Update – This blog has taken off beyond my expectation so I’ve bought my own domain name. The old links still work, but if you’ve bookmarked the site and would like to update the blog address, it’s http://www.takingitupanotchsewing.com .
I’ve been sewing a long, long time. I’ve sewn for pleasure, I’ve sewn for profit, and I’ve sewn because it was the only way I could afford to have nice clothes for me and my family. When I look at old photos of us wearing things I made, which I thought were pretty darn nice at the time, I see things I would do very differently if I made them today. I’m not just talking about never being caught dead in stretch stirrup pants again. I see collars that don’t have a nice roll, lumpy hems, facings that are peeking out, decorative stitching that is a little lopsided, and stripes and plaids that almost match, but not quite. While my sewing got better over the years from just practice, a lot of improvement has come from snippets picked up in sewing groups, new products hitting the market, and a good part of it from classes I’ve been fortunate enough to take. I’m still learning.
My last teaching position before I retired was a science, math, and technology curriculum designer for an international online school. Teaching people I can’t see sitting in front of me was a new challenge. Hopefully, I learned enough about how it’s done to be able to write a blog about how to make your sewing better a little bit at a time in a way that’s engaging for you and enough fun for me to stick with it.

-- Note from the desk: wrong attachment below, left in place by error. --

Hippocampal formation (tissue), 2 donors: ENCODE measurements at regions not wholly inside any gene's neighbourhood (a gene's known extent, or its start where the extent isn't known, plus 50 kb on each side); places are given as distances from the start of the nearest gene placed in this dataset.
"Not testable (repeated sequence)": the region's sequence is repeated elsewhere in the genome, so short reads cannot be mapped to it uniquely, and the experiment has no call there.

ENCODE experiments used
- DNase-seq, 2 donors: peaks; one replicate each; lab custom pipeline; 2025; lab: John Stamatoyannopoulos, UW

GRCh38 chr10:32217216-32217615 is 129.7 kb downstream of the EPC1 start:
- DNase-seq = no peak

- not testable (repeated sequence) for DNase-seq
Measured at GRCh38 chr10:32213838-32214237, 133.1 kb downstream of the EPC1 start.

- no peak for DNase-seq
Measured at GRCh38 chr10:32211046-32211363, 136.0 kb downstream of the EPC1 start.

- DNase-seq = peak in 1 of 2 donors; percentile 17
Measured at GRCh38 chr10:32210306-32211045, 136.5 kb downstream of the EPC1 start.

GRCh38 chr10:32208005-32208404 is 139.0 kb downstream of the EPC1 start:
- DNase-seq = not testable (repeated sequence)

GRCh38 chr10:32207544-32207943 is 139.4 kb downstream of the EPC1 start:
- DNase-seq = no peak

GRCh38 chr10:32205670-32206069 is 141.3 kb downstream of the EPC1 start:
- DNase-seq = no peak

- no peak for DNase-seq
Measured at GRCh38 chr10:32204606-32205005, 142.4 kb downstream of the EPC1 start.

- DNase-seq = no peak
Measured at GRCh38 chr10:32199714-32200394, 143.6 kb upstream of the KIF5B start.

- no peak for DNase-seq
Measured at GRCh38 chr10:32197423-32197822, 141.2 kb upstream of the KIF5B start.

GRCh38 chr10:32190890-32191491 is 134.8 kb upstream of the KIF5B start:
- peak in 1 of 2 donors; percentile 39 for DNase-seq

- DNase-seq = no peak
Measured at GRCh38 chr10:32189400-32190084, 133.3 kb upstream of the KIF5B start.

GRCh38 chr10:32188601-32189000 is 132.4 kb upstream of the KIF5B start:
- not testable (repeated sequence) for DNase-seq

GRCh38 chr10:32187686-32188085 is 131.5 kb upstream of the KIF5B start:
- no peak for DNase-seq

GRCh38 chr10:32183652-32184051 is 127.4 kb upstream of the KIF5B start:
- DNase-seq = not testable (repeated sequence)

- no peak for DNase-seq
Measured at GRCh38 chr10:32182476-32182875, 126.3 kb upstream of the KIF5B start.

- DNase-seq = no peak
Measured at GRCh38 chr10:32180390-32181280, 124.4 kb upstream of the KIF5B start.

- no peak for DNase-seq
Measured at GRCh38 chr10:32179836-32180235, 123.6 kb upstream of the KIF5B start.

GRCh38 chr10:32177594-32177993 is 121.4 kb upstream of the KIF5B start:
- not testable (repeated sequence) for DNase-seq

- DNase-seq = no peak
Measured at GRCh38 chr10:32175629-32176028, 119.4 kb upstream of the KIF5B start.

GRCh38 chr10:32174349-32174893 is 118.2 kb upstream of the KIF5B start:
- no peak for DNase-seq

I’m only going to be demonstrating techniques not going to go through the steps it takes to make a particular pattern. I might choose a pattern and show you how you can “take it up a notch”, but that’s not being critical of the pattern. To reach a wide market most indie pattern designers make their patterns “beginner friendly”. But you can often use the same pattern and get a more upscale look out of it with just a few modifications. I also will not just be using be using pdfs. The Big Four get a bad wrap online, and it’s really not deserved. They put out some nice stuff.
After I have a couple of weeks of this under my belt (would you like to know how to make a belt?),I will take requests, but we’re going to start by talking about hems. Because nothing screams “homemade” louder than a poorly done hem.
Make me proud of you!
Update: A picture glossary of sewing machine feet has been added to the blog pages.